Many people have a preconceived notion that grant writing is difficult and get intimidated at the thought of completing a grant application. With your busy life, who has time to figure it out? To save you time, here are the top ten tips for writing successful grant applications.
Tip 1: Creativity Counts
Ideas should be innovative and creative. Organizations are typically not interested in funding operating expenses. Their monies are usually set aside for supplemental programs or new ideas that can make a big impact. Funding organizations are motivated by creative solutions to educational problems. Does your program incorporate creativity?
Tip 2: Follow the Guidelines
Nothing kills a grant application faster than not following the posted guidelines. Most organizations that offer funding have spent a significant amount of time outlining their program guidelines. Thoroughly review the guidelines prior to submitting your application and make sure that your application addresses each of them.
Tip 3: Summarize Effectively
The summary or project abstract is often the most important part of your entire application. Your summary should define your entire project, including needs, goals, outcomes and budget. Remember, funding organizations receive many applications. Often, reviewers never make it past the application’s summary in their evaluation. Your summary needs to tell your story in a passionate way so your application is selected for a more thorough review.
Tip 4: Make Realistic Goals
It is important that you have reasonable goals and a good evaluation plan in place prior to beginning any program. This requires thought during the application process. Funding sources want to know that the programs they fund are successful. Having a realistic goal and evaluation plan in place will show the evaluator that you are prepared for success.
Tip 5: Budgeting Basics
A well thought out budget is important to any program and appreciated by anyone who is providing you with funding. Funding organizations want to know that their funds are being used in the best possible way. Additionally, a detailed budget demonstrates that you have thought through your program and are primed for success.
Tip 6: Research Is Key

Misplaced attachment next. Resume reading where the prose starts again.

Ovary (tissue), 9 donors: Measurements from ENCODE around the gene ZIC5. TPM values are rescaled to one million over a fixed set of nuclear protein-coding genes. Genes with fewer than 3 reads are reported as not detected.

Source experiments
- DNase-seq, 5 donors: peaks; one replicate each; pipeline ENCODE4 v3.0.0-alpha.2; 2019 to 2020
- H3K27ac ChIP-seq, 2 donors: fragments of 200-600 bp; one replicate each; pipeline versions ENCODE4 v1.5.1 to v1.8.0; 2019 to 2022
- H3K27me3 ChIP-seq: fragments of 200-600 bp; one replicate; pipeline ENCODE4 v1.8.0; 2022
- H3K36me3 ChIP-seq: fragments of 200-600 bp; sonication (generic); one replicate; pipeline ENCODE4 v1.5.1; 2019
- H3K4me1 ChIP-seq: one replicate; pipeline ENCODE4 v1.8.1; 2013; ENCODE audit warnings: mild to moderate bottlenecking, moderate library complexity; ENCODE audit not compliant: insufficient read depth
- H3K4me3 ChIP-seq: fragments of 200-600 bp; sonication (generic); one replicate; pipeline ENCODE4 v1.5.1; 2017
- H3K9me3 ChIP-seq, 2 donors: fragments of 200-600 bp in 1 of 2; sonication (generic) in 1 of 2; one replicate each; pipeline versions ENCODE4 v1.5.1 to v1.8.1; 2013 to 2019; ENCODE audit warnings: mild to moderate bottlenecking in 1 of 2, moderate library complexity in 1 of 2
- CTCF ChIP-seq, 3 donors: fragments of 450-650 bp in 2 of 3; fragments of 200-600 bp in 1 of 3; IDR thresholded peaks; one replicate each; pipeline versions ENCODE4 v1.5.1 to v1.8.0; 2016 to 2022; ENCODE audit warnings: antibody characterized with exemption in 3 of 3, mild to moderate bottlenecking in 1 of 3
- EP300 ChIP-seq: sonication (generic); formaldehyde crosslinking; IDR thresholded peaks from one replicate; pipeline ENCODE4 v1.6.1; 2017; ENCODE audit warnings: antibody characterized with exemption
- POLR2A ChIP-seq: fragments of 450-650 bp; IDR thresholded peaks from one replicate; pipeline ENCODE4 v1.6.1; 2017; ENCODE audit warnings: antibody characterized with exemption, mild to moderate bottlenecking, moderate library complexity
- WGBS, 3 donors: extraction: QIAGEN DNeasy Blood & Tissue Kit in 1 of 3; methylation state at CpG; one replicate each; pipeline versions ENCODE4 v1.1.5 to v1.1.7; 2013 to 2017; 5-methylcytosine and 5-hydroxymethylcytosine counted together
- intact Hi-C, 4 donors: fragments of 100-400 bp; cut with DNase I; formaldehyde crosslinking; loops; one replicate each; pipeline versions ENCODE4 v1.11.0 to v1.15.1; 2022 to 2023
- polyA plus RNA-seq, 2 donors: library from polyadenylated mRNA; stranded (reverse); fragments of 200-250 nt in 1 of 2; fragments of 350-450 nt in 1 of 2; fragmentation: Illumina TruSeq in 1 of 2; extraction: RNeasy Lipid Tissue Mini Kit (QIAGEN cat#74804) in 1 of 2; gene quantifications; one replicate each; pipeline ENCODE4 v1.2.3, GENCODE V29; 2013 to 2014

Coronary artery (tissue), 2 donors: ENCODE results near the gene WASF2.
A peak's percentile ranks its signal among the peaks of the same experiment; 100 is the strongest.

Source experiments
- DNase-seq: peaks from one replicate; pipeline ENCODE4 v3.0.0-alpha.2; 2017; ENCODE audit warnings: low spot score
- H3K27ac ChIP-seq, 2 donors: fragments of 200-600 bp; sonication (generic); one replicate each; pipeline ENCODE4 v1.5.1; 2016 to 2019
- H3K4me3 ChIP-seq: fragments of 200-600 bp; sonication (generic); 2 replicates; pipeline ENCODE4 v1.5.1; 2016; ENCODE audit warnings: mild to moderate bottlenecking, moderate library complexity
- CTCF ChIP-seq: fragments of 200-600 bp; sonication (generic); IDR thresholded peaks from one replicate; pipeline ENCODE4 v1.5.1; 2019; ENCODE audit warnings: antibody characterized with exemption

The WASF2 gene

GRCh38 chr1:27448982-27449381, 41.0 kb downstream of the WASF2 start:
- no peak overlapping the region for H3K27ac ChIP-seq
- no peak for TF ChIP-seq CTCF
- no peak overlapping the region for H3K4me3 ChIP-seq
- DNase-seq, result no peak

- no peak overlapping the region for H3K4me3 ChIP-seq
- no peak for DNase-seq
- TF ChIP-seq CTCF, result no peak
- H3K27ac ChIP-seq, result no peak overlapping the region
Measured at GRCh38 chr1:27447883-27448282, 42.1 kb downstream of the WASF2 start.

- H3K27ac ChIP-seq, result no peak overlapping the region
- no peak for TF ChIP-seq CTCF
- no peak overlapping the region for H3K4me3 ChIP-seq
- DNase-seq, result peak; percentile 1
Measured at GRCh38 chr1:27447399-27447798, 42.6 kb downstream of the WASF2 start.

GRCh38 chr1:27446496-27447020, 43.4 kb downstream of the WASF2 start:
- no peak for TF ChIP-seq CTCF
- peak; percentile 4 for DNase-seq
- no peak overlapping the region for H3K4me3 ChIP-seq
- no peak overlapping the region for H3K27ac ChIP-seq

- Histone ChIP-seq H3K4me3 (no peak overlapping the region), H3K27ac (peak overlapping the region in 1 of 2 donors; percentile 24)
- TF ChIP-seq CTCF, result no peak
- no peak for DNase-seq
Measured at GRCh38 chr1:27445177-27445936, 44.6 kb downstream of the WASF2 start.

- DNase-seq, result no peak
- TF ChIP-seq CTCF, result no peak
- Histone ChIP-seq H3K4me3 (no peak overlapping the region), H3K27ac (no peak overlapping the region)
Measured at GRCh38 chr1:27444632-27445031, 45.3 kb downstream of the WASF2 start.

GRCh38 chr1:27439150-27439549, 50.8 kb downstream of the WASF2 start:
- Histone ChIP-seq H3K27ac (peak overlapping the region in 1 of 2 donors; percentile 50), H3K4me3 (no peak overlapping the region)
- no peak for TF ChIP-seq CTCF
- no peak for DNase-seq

People love research! The Internet is an unlimited source of research. Use it to locate studies or findings that support what you are trying to achieve. Always remember to cite the source of your research and include links whenever possible.
Tip 7: Clarity Counts
Clarity, in communicating your ideas, is the key to creating a successful application. Remember, it’s easy for you to understand your idea, but can others understand it? One great way to test the clarity of your explanation is to have a friend read it. If they can understand the basis of your idea then it should be clear to those evaluating the funding applications.
Tip 8: Attention to Detail
Nothing is worse than receiving a grant application from an educator and finding spelling or grammatical errors. These errors take away from your story and draw attention to the negative. Once you complete your application, ask a colleague to proof it for grammar and spelling prior to sending it out. This tip can help reviewers keep the focus on the positive aspects of your proposal.
Tip 9: Always Say Thank You
A thank you goes a long way in making a good impression. Remember to always send a short thank you note to your funding contact, even if you don’t receive the funding. A thank you can go a long way to separate you from other educators and will be remembered the next time you submit a funding application.
Tip 10: Feedback is Good
After every unsuccessful funding request, be sure to ask the reviewer for feedback on your application. Getting the perspective of a reviewer is key, as they are looking for things that you may not be aware of. This constructive input can be used to revise your application for the next submission.
(Tips courtesy of the Meemic Foundation)